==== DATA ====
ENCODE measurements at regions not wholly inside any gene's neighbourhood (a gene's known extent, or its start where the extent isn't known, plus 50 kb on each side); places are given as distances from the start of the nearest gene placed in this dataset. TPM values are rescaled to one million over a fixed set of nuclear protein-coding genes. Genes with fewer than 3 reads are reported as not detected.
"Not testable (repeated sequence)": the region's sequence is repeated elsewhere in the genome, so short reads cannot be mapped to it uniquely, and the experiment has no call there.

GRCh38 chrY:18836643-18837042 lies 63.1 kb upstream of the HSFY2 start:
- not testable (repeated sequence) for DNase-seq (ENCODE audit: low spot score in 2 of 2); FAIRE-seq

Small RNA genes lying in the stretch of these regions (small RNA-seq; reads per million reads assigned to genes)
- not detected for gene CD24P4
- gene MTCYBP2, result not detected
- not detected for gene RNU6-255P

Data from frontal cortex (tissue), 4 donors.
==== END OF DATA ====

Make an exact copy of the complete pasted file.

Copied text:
ENCODE measurements at regions not wholly inside any gene's neighbourhood (a gene's known extent, or its start where the extent isn't known, plus 50 kb on each side); places are given as distances from the start of the nearest gene placed in this dataset. TPM values are rescaled to one million over a fixed set of nuclear protein-coding genes. Genes with fewer than 3 reads are reported as not detected.
"Not testable (repeated sequence)": the region's sequence is repeated elsewhere in the genome, so short reads cannot be mapped to it uniquely, and the experiment has no call there.

GRCh38 chrY:18836643-18837042 lies 63.1 kb upstream of the HSFY2 start:
- not testable (repeated sequence) for DNase-seq (ENCODE audit: low spot score in 2 of 2); FAIRE-seq

Small RNA genes lying in the stretch of these regions (small RNA-seq; reads per million reads assigned to genes)
- not detected for gene CD24P4
- gene MTCYBP2, result not detected
- not detected for gene RNU6-255P

Data from frontal cortex (tissue), 4 donors.